Multilectual Daily Online Magazine focusing on World Architecture, Travel, Photography, Interior Design, Vintage and Contemporary Fiction, Political cartoons, Craft Beer, All things Espresso, International coffee/ cafe's, occasional centrist politics and San Diego's Historic North Park by award-winning journalist Tom Shess
Sunday, February 11, 2018
SUNDAY REVIEW / THE KISS
A detail of "The Kiss" by Gustav Klimpt
One hundred years ago on 6th February 1918, the Austrian painter Gustav Klimt passed away in Vienna after having suffered a stroke and pneumonia, one of the many millions of victims of the worldwide influenza epidemic that year. He left a rich body of artistic output that established him as one of the most prominent members of the Vienna Secession movement, and, today, as among the most well-known artists in the history of art.
His better-known works hail from what is known as his “golden phase” — which saw him finally win favor with art critics.
The period was so-called because of Klimt’s frequent use in these years of gold-leaf in his compositions: and of these works perhaps none is more famous than The Kiss.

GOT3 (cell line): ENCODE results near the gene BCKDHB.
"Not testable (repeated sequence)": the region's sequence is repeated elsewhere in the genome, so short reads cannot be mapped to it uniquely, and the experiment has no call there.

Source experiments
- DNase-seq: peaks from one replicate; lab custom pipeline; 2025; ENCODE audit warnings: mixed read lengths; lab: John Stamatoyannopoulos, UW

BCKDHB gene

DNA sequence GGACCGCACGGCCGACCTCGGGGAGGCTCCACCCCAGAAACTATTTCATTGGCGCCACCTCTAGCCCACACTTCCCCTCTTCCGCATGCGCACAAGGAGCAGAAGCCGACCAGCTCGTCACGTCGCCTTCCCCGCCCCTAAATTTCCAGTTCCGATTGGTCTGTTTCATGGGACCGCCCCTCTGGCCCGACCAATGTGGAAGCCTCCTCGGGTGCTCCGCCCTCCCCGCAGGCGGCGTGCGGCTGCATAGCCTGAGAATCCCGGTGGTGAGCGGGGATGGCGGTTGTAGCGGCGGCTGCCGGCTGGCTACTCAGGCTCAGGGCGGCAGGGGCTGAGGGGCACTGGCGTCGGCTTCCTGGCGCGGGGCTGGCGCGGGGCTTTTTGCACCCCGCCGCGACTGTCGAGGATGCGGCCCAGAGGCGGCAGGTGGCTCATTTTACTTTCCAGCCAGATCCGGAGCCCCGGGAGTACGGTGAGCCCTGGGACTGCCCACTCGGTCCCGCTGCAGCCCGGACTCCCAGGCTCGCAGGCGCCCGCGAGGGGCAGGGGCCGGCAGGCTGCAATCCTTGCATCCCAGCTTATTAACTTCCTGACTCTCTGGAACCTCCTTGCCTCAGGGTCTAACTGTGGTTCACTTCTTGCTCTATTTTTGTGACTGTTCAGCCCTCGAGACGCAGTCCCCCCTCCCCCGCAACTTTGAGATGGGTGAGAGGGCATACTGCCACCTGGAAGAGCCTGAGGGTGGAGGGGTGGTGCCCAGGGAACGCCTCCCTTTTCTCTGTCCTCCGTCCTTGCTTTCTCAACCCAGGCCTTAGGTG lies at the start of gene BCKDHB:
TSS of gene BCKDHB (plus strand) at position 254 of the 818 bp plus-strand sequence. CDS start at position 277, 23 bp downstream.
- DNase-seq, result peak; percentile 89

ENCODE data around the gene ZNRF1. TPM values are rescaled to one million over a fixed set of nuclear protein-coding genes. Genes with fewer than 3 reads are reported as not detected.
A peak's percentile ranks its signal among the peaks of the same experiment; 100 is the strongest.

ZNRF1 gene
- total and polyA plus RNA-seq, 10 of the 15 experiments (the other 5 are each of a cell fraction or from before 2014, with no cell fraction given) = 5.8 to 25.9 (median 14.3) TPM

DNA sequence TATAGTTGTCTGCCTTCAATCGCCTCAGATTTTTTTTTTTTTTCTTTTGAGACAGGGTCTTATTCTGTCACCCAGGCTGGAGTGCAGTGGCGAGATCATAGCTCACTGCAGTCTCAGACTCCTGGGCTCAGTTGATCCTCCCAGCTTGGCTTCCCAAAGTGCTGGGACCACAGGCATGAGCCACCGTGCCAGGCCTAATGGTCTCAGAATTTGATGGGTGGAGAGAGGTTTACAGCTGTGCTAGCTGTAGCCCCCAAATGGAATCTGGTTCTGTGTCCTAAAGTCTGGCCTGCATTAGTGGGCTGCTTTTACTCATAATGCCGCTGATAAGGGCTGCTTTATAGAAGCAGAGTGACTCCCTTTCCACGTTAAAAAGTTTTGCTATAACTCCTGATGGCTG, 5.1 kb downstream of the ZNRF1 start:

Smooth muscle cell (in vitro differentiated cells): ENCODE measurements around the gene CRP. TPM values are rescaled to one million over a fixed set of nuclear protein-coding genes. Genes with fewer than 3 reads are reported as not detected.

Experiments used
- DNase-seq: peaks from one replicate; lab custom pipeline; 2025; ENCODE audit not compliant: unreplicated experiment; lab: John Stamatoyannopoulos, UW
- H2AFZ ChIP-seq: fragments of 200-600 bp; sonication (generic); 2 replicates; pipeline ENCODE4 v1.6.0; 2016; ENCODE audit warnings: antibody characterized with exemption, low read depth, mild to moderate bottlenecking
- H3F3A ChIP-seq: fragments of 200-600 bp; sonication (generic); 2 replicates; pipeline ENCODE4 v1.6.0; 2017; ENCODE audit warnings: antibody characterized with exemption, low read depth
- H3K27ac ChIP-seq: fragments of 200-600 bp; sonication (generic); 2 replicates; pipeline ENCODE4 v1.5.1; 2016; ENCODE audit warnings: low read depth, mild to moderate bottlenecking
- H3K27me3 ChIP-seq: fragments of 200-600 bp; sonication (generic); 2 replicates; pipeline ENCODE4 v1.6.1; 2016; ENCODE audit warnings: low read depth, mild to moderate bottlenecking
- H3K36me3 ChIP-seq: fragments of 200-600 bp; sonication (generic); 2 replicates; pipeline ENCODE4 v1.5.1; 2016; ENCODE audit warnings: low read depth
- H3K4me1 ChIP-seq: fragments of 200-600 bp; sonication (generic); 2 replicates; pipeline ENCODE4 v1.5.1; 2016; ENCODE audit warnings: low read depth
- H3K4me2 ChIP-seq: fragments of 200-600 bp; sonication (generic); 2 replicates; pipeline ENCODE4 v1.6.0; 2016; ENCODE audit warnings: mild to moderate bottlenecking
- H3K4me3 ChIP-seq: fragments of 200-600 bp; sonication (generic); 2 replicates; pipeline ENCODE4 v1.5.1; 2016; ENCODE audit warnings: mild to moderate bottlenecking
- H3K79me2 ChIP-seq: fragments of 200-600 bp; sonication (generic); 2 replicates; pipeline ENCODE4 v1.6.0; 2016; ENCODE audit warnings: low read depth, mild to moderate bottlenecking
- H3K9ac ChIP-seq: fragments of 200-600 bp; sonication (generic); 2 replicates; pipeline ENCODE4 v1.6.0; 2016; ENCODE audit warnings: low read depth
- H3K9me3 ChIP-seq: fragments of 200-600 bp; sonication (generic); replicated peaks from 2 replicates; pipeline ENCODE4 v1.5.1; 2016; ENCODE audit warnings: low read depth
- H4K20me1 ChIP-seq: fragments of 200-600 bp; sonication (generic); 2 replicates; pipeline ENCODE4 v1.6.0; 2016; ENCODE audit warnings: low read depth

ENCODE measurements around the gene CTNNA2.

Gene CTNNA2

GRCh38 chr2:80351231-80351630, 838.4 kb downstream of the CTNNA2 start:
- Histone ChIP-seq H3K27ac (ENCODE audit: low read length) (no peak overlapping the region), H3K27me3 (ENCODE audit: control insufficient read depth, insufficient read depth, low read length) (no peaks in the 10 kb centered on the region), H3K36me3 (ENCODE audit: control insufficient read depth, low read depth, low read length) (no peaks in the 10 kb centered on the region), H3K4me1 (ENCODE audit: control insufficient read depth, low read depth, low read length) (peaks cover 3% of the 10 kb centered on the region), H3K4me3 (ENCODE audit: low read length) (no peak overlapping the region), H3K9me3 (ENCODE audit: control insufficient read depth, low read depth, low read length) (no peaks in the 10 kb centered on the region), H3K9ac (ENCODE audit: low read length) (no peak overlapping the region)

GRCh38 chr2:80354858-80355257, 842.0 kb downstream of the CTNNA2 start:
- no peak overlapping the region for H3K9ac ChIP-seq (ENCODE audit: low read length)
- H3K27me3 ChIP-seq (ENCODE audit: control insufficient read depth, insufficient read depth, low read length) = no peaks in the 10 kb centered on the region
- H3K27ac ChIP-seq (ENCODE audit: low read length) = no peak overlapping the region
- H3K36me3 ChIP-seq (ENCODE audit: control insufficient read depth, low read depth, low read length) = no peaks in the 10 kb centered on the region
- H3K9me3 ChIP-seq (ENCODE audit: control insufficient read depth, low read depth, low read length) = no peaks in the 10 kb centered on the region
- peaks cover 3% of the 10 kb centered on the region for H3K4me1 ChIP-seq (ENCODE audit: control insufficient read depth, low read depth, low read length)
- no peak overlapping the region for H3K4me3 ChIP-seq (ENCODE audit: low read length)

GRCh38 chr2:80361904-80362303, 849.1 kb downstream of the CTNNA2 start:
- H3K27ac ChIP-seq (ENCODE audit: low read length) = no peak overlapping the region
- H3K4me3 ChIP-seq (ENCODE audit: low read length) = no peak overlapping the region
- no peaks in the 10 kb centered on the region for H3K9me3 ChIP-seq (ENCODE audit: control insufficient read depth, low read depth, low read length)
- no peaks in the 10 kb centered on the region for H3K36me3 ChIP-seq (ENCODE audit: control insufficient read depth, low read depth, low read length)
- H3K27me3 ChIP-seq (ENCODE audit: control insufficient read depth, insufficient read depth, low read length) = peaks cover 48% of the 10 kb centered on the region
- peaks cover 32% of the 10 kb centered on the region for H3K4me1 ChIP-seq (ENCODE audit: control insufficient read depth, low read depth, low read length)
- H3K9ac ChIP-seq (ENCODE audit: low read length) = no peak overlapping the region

Painted between 1907 and 1908, upon a perfectly square canvas (180 × 180 cm), the work depicts a couple locked in intimate embrace, their clothes and surrounding landscape exquisitely rendered in two dimensional pattern: the man in a smock of rectilinear shapes, the woman in a dress of softer floral forms, behind them a swathe of textured gold, and beneath a bed of colorful flowers. To celebrate the centenary of his death, here is a selection of close-ups from the painting.–By Public Domain Review.
The Kiss is currently on display at The Österreichische Galerie Belvedere (below) is a museum housed in the Belvedere palace, in Vienna, Austria. The Belvedere palaces were the summer residence of Prince Eugene of Savoy.